Thursday, August 30, 2012

Miscellaneous Links

1. Egyptian tanks moving out of the Sinai.  Islamists with possible links to al Qaeda have been active in the Sinai since Mubarak's fall, but the 1979 peace treaty with Israel places restrictions on what kind of military presence Egypt can have there, so the Egyptian government's move to combat those groups has raised alarms in Israel.  This is an issue worth watching closely.

2. Indian government to allow a judicial commission from Pakistan to cross-examine witnesses related to 26/11 attacks.  Yet another sign of bilateral relations improving between the longtime rivals.

3. Game Theory 101.  I haven't yet watched the videos or read the e-book, but this looks very promising.  Those of you who've asked me about resources for learning game theory should take a close look.

4. Regime Type and Target Selection.  The notion that democracies are more selective seems born out if we look at all levels of conflict, but not if we focus specifically on war.  I'm not sure what to make of that difference, but since the argument has always been about war, the absence of evidence when focusing specifically on war is big.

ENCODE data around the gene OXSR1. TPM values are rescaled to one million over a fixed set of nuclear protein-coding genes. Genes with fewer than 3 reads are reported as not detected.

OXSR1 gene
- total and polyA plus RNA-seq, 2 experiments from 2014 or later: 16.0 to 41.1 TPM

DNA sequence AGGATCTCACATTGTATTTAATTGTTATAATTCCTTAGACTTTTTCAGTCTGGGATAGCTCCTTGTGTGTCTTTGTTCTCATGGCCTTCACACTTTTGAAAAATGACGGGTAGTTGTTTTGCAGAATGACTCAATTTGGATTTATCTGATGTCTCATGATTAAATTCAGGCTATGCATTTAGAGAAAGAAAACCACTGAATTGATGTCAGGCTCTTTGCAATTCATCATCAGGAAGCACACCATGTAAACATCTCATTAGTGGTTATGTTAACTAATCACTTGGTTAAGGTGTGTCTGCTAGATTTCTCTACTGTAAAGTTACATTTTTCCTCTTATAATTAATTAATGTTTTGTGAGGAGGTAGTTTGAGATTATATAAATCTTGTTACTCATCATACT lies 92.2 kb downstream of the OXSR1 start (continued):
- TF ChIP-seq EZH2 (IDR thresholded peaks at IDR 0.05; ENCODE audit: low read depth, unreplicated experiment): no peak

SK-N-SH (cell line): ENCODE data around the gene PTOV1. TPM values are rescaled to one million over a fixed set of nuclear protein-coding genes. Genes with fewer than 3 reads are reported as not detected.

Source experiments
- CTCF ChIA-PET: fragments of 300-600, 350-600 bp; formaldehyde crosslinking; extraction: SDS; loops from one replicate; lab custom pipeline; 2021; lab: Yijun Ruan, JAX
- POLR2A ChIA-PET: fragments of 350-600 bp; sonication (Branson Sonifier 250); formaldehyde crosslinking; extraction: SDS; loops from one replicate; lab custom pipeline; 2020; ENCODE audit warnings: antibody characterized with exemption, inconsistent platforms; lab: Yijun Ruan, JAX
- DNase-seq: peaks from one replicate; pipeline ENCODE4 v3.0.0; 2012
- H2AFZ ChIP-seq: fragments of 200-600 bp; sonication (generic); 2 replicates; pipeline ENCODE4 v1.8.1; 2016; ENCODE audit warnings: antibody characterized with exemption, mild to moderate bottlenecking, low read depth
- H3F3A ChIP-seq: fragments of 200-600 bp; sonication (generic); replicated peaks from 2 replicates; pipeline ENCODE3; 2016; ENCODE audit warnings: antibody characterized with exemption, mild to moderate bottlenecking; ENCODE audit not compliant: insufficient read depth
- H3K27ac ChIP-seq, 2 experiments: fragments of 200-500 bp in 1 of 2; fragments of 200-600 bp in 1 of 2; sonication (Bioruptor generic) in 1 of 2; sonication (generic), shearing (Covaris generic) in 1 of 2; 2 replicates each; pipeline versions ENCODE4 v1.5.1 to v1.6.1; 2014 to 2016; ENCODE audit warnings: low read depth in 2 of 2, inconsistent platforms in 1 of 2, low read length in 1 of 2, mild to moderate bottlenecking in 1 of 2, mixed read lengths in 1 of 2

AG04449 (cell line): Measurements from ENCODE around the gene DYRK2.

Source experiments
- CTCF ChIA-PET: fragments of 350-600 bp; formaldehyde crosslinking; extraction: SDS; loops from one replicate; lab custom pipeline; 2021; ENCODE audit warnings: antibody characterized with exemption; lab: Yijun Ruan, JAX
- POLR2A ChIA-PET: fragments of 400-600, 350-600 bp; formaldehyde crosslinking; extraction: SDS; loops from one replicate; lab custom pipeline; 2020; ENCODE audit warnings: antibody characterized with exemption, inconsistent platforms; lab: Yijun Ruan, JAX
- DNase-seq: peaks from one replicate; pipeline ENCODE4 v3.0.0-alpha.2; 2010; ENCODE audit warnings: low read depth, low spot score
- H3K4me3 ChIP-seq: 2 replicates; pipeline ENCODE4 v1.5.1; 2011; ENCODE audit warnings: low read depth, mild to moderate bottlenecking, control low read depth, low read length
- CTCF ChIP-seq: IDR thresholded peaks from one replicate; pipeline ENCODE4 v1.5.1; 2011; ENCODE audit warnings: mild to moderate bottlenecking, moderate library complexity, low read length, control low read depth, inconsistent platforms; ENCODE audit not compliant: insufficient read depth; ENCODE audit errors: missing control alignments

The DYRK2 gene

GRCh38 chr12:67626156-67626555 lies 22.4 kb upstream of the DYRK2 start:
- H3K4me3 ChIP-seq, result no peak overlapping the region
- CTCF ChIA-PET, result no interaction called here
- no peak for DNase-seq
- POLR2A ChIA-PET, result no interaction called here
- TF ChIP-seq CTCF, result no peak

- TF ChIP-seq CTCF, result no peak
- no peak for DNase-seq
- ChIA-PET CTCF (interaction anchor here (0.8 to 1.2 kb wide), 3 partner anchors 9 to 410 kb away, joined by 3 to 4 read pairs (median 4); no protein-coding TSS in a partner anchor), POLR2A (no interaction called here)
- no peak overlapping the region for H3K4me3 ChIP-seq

5. Evolution of Cooperation and Skew Under Incomplete Information.  I haven't read this yet, but it looks interesting.  I suspect some readers of this blog (paging Matt) will have some thoughts.

6. Who Wins?: Predicting Strategic Success and Failure in Armed Conflict.  I just ordered my copy.  You should do the same.

7. So you want to study political violence?  Excellent advice from Joe Young over at Political Violence @ a Glance.

8. PhD comics on summer "to-do" lists.  Too true.

Sunday, August 26, 2012

Should We Teach Political Science Students Political Science?

Read literally, the obvious answer to the question in the title of this post is "Of course - what else would you teach them?"  But most of our students don't actually know what political science is.  And, as my students never tire of telling me, they majored in political science because they are bad at math.1  Insofar as statistical modeling -- and, to a lesser extent, formal theory --  have become so dominant in modern (American) political science that those who lack a basic proficiency in them will be unable to engage with the most influential parts of the discipline, teaching undergrads actual political science necessarily means teaching them a little stats and perhaps some basic game theory.Indeed, many introductory texts now aim to help instructors teach these things to students, and many faculty prepare separate handouts for just this purpose.